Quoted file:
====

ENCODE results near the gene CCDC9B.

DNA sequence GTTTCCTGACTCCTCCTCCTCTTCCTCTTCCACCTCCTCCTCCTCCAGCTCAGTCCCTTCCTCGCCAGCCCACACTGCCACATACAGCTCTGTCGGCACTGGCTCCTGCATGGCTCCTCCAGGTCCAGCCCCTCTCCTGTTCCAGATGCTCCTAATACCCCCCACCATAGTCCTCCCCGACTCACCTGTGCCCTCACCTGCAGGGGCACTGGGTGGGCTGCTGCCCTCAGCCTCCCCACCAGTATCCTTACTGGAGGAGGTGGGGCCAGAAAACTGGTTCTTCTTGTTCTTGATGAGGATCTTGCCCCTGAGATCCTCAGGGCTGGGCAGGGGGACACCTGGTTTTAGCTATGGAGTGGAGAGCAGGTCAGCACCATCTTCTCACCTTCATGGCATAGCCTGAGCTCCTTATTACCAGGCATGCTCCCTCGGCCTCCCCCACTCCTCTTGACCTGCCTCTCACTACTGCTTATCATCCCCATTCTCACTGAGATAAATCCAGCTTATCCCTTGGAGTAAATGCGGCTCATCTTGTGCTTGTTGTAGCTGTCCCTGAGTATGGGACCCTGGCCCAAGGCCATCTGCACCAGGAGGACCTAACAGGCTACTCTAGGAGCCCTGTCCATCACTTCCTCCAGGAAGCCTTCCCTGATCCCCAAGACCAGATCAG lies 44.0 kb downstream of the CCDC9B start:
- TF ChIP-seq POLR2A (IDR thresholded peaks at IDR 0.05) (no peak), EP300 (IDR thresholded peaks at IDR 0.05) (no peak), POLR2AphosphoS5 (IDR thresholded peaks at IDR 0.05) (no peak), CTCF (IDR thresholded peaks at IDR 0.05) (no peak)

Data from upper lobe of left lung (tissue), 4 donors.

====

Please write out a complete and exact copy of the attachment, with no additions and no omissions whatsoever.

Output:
ENCODE results near the gene CCDC9B.

DNA sequence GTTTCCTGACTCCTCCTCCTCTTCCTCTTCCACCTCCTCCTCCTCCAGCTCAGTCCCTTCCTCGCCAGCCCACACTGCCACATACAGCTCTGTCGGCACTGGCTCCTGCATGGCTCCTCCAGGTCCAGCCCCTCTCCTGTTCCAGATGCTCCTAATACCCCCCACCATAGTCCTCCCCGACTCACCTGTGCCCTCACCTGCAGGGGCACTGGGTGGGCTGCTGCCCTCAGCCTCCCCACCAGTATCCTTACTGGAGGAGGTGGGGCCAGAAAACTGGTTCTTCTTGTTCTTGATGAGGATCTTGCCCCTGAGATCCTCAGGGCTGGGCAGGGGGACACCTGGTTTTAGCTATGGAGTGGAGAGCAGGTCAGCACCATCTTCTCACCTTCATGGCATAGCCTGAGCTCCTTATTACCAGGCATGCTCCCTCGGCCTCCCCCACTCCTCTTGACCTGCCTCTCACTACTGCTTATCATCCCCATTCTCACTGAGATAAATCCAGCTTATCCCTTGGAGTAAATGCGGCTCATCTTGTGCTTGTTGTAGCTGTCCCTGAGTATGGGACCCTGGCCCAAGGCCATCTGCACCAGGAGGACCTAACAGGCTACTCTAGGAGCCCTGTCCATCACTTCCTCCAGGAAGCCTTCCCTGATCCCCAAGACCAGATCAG lies 44.0 kb downstream of the CCDC9B start:
- TF ChIP-seq POLR2A (IDR thresholded peaks at IDR 0.05) (no peak), EP300 (IDR thresholded peaks at IDR 0.05) (no peak), POLR2AphosphoS5 (IDR thresholded peaks at IDR 0.05) (no peak), CTCF (IDR thresholded peaks at IDR 0.05) (no peak)

Data from upper lobe of left lung (tissue), 4 donors.